A machine learning model can't directly see, hear, or sense input examples. Instead, you must create a representation of the data to provide the model with a useful vantage point into the data's key qualities. That is, in order to train a model, you must choose the set of features that best represent the data.


The idea is to map each part of the vector on the left into one or more fields into the feature vector on the right.

Raw data is mapped to a feature vector through a process called feature engineering.
An example of a feature that can be copied directly from the raw data
An example of a string feature (street name) that cannot be copied directly from the raw data
Mapping a string value (
  • Dictionary maps each street name to an int in {0, ...,V-1}
  • Now represent one-hot vector above as <i>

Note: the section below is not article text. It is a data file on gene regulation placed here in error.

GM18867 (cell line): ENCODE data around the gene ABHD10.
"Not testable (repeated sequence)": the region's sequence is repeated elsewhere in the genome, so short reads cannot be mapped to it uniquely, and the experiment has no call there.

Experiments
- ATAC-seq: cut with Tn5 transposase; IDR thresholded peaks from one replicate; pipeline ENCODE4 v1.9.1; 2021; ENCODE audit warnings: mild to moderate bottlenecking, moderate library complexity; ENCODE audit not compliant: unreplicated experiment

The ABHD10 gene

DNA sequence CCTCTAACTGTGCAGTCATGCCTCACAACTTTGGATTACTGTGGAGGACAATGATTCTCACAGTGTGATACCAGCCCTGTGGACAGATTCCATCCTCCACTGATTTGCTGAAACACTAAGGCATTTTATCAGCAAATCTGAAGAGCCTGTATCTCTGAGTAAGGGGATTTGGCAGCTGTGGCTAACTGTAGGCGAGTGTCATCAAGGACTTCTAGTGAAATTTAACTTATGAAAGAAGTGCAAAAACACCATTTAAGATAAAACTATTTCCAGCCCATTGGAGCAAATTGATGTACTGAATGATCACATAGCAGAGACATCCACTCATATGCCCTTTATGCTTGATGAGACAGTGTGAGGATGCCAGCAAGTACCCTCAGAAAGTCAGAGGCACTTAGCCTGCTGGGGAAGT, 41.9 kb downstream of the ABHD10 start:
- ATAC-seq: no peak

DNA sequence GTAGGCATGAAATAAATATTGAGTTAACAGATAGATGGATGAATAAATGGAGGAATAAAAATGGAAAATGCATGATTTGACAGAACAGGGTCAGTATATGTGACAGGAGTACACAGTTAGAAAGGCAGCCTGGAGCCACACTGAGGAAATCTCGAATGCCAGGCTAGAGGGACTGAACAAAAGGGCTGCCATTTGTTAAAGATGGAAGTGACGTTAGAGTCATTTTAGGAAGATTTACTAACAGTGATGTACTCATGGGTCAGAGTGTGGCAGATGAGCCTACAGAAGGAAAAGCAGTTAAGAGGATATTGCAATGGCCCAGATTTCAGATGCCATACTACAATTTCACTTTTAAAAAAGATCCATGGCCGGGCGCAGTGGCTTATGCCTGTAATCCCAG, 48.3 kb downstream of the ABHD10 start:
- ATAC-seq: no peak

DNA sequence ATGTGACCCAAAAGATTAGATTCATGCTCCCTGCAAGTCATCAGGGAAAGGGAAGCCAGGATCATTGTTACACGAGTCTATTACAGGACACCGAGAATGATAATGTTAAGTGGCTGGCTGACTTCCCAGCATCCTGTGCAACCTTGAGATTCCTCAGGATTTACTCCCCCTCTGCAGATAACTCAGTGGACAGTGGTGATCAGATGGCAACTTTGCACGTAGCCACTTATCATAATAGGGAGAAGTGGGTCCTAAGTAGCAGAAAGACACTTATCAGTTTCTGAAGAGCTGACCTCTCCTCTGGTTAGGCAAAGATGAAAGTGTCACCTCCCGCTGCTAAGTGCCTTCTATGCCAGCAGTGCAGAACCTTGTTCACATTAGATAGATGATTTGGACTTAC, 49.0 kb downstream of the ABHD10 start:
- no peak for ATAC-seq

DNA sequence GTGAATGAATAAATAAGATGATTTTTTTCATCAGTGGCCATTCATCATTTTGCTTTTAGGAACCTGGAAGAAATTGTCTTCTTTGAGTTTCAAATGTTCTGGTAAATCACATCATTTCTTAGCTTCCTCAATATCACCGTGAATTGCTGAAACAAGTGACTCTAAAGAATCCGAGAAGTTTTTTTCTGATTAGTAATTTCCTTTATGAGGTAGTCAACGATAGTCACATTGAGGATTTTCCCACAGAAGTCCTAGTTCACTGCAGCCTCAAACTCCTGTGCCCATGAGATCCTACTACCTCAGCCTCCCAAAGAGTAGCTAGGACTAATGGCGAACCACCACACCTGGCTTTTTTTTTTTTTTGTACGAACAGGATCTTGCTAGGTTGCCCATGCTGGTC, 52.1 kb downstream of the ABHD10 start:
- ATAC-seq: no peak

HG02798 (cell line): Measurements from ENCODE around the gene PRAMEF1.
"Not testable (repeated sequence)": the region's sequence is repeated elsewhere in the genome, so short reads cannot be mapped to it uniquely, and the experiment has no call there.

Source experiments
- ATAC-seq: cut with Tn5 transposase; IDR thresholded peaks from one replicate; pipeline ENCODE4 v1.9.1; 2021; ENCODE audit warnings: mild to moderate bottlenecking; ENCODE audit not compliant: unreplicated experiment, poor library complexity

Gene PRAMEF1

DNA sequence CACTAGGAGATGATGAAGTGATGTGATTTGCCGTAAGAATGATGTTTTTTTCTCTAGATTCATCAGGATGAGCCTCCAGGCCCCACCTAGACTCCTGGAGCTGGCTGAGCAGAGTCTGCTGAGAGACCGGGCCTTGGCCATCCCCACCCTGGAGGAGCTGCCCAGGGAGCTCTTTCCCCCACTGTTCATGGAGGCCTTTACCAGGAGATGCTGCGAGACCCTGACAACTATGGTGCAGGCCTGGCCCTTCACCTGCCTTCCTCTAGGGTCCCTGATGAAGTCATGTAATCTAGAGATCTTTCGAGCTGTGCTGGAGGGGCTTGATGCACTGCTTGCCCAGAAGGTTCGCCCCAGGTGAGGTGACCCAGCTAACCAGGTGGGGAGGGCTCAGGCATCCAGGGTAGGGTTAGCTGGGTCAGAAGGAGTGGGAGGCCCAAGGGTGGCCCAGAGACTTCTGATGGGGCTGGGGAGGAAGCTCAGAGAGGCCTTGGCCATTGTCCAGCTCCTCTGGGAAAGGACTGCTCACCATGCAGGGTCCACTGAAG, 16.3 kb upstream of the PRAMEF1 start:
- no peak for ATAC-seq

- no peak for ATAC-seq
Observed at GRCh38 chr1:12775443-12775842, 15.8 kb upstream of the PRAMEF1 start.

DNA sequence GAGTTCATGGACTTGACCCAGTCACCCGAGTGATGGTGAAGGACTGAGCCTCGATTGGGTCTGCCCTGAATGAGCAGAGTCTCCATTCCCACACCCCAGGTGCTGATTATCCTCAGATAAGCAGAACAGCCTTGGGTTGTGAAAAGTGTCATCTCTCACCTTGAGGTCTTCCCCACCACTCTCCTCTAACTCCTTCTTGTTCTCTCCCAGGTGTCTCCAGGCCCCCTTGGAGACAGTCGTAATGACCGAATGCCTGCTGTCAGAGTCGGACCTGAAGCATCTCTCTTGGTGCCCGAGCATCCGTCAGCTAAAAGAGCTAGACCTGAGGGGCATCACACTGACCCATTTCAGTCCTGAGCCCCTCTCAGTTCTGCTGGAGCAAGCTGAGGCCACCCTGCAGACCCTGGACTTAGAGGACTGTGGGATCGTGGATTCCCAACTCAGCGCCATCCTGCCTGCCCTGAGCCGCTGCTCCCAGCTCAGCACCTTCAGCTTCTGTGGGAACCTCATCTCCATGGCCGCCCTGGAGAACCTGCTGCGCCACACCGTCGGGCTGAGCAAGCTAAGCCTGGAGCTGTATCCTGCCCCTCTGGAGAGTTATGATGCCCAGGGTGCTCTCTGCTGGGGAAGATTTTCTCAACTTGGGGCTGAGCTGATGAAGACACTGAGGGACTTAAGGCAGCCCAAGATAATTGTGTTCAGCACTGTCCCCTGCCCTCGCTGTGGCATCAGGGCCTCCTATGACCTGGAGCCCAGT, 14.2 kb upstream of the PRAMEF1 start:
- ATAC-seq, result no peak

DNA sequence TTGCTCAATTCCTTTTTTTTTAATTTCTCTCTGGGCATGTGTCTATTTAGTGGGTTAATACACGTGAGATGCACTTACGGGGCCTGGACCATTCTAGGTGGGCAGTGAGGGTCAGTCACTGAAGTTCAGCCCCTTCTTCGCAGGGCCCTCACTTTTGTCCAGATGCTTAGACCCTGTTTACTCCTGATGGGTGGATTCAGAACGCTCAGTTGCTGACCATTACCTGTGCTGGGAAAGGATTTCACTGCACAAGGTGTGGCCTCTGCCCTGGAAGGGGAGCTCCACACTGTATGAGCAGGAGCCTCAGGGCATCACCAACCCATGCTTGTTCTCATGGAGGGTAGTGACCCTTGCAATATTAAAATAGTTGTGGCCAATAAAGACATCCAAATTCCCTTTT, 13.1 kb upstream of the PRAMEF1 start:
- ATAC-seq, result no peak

Feature values should appear with non-zero value more than a small handful of times in the dataset.



Features should have a clear, obvious meaning.



Features shouldn't take on "magic" values

(use an additional boolean feature like watch_time_is_defined instead!)

watch_time: -1.0

watch_time: 1.023

watch_time_is_defined: 1.0

The definition of a feature shouldn't change over time.

(Beware of depending on other ML systems!)



Distribution should not have extreme outliers

Ideally all features transformed to a similar range, like (-1, 1) or (0, 5).

Distribution with outliers and a distribution with a cap
Graph showing a distribution with a fitting curve based on location
Graph showing a distribution with a fitting curve based on location
  • Create several boolean bins, each mapping to a new unique feature
  • Allows model to fit a different value for each bin


  • Visualize: Plot histograms, rank most to least common.
  • Debug: Duplicate examples? Missing values? Outliers? Data agrees with dashboards? Training and Validation data similar?
  • Monitor: Feature quantiles, number of examples over time?